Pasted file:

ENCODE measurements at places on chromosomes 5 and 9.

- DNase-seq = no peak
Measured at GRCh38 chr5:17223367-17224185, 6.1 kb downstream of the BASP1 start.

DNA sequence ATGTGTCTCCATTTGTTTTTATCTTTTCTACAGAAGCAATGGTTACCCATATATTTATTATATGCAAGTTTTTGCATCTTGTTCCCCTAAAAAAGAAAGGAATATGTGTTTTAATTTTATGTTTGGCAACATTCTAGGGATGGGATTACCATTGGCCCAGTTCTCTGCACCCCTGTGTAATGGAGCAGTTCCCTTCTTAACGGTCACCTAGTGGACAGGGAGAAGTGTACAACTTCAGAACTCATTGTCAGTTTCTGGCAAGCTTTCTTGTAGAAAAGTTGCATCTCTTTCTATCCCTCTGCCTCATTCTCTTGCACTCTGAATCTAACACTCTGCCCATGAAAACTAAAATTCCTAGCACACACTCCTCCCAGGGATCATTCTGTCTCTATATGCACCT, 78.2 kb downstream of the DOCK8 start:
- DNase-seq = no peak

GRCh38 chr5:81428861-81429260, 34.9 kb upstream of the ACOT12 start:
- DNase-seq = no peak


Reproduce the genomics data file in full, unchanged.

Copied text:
ENCODE measurements at places on chromosomes 5 and 9.

- DNase-seq = no peak
Measured at GRCh38 chr5:17223367-17224185, 6.1 kb downstream of the BASP1 start.

DNA sequence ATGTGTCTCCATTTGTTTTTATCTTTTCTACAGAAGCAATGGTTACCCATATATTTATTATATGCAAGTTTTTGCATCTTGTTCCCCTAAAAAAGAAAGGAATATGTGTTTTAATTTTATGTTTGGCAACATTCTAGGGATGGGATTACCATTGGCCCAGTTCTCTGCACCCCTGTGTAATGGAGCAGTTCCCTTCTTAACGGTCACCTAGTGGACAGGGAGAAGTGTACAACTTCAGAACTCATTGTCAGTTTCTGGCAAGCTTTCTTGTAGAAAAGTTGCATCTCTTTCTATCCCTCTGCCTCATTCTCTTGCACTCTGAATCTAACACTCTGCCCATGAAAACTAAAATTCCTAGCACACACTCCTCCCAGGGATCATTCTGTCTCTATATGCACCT, 78.2 kb downstream of the DOCK8 start:
- DNase-seq = no peak

GRCh38 chr5:81428861-81429260, 34.9 kb upstream of the ACOT12 start:
- DNase-seq = no peak